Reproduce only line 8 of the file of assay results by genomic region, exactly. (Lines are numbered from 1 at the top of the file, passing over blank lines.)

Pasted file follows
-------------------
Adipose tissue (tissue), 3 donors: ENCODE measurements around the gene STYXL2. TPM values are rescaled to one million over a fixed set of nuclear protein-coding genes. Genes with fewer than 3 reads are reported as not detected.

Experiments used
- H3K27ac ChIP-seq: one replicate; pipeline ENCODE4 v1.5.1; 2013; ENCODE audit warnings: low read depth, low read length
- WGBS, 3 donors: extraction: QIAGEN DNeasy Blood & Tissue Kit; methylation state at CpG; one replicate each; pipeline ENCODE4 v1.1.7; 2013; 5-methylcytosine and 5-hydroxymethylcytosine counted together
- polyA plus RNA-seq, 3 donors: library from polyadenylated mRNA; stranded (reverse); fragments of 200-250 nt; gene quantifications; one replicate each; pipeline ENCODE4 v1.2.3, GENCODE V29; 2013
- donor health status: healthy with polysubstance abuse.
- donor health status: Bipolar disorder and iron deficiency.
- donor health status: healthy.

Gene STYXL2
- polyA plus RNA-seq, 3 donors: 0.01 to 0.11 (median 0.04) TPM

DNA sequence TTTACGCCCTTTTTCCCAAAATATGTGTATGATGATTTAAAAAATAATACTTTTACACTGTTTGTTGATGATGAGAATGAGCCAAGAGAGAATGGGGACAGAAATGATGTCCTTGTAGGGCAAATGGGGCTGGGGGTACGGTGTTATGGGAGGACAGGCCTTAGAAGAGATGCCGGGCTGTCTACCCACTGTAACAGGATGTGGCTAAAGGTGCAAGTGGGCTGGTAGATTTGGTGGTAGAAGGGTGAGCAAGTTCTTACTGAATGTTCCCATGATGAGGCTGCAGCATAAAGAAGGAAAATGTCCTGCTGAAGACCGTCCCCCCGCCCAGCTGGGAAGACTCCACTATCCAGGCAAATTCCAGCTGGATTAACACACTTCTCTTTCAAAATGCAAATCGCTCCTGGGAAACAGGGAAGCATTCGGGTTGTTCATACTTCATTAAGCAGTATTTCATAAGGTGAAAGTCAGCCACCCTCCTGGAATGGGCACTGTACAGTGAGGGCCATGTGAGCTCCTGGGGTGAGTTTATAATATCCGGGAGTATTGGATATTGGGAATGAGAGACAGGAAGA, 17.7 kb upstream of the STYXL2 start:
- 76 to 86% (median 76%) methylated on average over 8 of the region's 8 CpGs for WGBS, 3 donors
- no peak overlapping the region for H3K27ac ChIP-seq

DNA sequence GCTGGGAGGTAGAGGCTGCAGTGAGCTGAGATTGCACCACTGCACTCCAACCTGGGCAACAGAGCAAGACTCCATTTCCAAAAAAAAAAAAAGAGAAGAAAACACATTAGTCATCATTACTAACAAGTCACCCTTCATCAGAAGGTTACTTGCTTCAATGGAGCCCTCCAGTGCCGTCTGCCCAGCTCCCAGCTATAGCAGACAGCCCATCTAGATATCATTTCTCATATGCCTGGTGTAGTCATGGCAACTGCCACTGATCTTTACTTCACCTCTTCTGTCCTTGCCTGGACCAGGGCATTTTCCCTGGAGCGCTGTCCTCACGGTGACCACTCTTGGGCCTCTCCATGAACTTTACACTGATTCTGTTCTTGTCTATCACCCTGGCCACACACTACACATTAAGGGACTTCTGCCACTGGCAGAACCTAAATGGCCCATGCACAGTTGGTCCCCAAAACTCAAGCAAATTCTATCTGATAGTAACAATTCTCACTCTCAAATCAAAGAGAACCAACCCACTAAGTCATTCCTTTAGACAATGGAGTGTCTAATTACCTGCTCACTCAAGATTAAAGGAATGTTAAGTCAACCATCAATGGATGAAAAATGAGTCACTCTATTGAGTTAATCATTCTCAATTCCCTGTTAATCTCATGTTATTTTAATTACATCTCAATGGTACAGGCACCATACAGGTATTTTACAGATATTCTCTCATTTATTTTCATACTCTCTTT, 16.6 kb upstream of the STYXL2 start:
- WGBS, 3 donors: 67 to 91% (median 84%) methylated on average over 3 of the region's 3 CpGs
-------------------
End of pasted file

- donor health status: healthy.